Our British railway network has provided a vital lifeline since the charming days of steam trains through to the busy commuter world we have today…
Ever since the first steam locomotives of the early 19th century, the UK railway network benefitted from extensive expansion. By 1923 most of the railways were grouped together to form the ‘Big Four’ – namely, the Great Western, the London and North Eastern, the London, Midland and Scottish, and the Southern Railway companies. Other smaller companies operated, such as the Somerset and Dorset, and the Midland and Great Northern, but it was the Big Four that were public companies, eventually becoming part of ‘British Railways’ when nationalisation took place on 1 January 1948.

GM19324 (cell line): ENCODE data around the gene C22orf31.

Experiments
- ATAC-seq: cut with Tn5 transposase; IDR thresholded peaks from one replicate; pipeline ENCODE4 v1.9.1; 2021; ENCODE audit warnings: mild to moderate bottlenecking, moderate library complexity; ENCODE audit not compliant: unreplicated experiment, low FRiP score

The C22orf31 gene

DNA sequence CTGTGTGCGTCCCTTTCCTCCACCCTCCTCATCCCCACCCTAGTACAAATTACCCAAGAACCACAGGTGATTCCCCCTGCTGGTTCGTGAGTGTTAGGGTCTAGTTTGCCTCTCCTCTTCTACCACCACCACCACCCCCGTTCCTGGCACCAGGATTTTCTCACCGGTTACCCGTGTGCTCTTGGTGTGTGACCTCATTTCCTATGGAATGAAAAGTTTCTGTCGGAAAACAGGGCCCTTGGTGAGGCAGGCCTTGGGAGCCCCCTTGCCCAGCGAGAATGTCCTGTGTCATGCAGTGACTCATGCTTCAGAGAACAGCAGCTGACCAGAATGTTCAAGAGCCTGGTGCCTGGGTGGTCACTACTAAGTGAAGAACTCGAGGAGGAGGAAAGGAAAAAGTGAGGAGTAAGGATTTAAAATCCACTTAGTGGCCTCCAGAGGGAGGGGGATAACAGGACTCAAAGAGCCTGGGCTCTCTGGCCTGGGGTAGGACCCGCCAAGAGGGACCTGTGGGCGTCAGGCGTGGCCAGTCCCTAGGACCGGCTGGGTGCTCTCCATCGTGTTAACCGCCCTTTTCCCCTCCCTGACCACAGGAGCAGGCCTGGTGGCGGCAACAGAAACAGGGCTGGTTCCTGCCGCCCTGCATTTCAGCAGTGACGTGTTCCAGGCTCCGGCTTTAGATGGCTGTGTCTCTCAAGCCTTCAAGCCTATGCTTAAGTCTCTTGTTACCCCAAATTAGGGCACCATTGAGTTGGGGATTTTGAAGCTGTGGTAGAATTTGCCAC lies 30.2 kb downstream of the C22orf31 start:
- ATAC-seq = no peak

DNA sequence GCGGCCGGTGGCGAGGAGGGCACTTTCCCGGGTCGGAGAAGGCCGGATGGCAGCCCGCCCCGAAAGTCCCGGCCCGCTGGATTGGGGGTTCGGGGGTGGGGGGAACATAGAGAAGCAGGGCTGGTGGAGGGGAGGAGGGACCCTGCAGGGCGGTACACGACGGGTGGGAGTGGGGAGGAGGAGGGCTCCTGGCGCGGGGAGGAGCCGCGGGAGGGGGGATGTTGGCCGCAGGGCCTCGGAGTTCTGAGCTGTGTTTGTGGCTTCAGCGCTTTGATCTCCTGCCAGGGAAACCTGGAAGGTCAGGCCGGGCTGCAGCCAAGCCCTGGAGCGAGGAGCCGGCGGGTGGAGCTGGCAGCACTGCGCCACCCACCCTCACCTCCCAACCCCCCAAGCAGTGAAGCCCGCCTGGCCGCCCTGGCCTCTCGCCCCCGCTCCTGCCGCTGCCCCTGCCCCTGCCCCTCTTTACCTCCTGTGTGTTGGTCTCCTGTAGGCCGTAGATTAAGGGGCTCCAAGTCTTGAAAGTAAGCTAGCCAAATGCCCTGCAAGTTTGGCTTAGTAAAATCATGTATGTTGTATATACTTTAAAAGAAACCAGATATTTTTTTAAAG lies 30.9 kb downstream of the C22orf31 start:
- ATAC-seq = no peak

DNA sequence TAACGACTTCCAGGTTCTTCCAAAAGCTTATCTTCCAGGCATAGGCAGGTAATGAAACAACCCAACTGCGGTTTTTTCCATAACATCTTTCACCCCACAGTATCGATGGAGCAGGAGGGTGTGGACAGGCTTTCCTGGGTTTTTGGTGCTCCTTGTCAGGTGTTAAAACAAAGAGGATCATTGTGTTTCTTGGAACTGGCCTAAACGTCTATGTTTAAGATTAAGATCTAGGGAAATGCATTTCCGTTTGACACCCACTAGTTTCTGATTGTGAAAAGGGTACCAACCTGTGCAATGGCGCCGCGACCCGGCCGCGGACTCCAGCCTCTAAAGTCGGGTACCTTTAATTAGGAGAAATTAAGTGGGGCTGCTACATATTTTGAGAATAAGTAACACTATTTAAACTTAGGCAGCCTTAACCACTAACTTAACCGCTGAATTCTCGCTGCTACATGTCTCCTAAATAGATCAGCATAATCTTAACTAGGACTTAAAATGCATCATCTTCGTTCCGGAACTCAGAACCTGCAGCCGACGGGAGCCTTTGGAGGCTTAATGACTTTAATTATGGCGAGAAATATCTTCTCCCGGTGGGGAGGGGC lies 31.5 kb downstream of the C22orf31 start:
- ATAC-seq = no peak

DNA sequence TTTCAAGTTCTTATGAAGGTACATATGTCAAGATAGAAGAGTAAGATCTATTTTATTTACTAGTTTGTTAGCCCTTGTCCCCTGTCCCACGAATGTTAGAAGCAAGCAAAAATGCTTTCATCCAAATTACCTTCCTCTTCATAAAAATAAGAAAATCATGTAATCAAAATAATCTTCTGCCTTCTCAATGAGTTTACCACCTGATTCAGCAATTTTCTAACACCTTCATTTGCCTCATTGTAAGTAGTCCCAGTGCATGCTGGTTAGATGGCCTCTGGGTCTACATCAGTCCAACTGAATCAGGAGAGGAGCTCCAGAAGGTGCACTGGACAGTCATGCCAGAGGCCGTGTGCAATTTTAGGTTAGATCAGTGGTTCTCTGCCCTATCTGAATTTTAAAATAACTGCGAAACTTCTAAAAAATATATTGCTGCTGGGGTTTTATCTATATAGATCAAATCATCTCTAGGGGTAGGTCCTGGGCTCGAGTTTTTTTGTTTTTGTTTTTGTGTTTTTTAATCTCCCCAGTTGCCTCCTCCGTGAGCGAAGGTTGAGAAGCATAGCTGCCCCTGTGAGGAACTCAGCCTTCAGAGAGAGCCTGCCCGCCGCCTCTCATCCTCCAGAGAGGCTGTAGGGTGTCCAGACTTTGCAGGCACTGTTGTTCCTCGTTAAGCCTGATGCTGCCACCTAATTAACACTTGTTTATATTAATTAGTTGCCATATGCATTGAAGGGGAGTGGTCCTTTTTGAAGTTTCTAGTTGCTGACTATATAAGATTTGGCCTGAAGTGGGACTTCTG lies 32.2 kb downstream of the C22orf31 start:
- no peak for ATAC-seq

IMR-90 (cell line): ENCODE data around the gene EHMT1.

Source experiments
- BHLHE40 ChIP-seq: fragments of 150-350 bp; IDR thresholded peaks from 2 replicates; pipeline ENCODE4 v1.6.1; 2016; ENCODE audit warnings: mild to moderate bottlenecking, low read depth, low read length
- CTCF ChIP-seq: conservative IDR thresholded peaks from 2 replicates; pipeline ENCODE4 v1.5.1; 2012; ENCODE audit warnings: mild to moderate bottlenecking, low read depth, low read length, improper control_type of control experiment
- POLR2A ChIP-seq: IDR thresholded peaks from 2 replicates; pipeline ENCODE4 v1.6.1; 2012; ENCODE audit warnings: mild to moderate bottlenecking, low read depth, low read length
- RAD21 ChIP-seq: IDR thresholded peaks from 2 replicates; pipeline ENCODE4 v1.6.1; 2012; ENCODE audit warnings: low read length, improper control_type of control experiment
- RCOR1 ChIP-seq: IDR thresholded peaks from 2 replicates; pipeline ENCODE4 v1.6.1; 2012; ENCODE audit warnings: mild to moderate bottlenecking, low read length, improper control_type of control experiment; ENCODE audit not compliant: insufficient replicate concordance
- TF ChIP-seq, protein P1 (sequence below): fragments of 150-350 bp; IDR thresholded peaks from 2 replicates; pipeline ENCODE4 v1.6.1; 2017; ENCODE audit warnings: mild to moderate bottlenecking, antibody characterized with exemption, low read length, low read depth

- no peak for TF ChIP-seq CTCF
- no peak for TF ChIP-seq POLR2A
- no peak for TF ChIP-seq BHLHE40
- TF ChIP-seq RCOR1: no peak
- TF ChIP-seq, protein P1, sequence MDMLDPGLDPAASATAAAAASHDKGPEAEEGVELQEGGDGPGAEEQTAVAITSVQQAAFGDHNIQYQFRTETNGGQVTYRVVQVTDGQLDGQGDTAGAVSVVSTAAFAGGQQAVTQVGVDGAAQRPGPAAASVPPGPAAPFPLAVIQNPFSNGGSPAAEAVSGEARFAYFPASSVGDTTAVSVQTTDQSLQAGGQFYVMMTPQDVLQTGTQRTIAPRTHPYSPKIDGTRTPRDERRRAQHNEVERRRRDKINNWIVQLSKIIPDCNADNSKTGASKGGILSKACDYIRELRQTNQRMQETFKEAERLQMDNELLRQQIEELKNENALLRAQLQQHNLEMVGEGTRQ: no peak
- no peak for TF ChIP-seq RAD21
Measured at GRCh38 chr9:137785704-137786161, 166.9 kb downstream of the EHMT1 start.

During the Second World War the railways played a key role. It made sense that railway workers were a ‘restricted occupation’ and not required to join up. They were more than busy ferrying vital military supplies and personnel, and supporting the evacuation of children from bombed out cities.
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